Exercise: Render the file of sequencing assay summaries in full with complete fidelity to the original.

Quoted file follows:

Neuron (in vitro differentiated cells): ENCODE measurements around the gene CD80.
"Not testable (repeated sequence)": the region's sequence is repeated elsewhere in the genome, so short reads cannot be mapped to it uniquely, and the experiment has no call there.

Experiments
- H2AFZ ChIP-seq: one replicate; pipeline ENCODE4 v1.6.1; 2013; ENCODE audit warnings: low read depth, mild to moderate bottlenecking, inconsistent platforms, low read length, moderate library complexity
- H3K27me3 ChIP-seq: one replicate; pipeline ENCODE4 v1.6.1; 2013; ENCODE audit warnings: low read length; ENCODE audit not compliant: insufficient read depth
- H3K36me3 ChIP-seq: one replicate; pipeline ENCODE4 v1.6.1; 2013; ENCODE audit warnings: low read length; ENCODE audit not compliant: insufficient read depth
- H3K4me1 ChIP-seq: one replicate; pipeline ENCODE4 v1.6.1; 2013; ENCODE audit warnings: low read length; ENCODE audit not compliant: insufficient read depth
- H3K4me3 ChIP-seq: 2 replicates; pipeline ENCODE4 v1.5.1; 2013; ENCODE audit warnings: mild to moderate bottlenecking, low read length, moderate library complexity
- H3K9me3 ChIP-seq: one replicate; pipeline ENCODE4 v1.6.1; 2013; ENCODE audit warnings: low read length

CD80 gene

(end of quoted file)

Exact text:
Neuron (in vitro differentiated cells): ENCODE measurements around the gene CD80.
"Not testable (repeated sequence)": the region's sequence is repeated elsewhere in the genome, so short reads cannot be mapped to it uniquely, and the experiment has no call there.

Experiments
- H2AFZ ChIP-seq: one replicate; pipeline ENCODE4 v1.6.1; 2013; ENCODE audit warnings: low read depth, mild to moderate bottlenecking, inconsistent platforms, low read length, moderate library complexity
- H3K27me3 ChIP-seq: one replicate; pipeline ENCODE4 v1.6.1; 2013; ENCODE audit warnings: low read length; ENCODE audit not compliant: insufficient read depth
- H3K36me3 ChIP-seq: one replicate; pipeline ENCODE4 v1.6.1; 2013; ENCODE audit warnings: low read length; ENCODE audit not compliant: insufficient read depth
- H3K4me1 ChIP-seq: one replicate; pipeline ENCODE4 v1.6.1; 2013; ENCODE audit warnings: low read length; ENCODE audit not compliant: insufficient read depth
- H3K4me3 ChIP-seq: 2 replicates; pipeline ENCODE4 v1.5.1; 2013; ENCODE audit warnings: mild to moderate bottlenecking, low read length, moderate library complexity
- H3K9me3 ChIP-seq: one replicate; pipeline ENCODE4 v1.6.1; 2013; ENCODE audit warnings: low read length

CD80 gene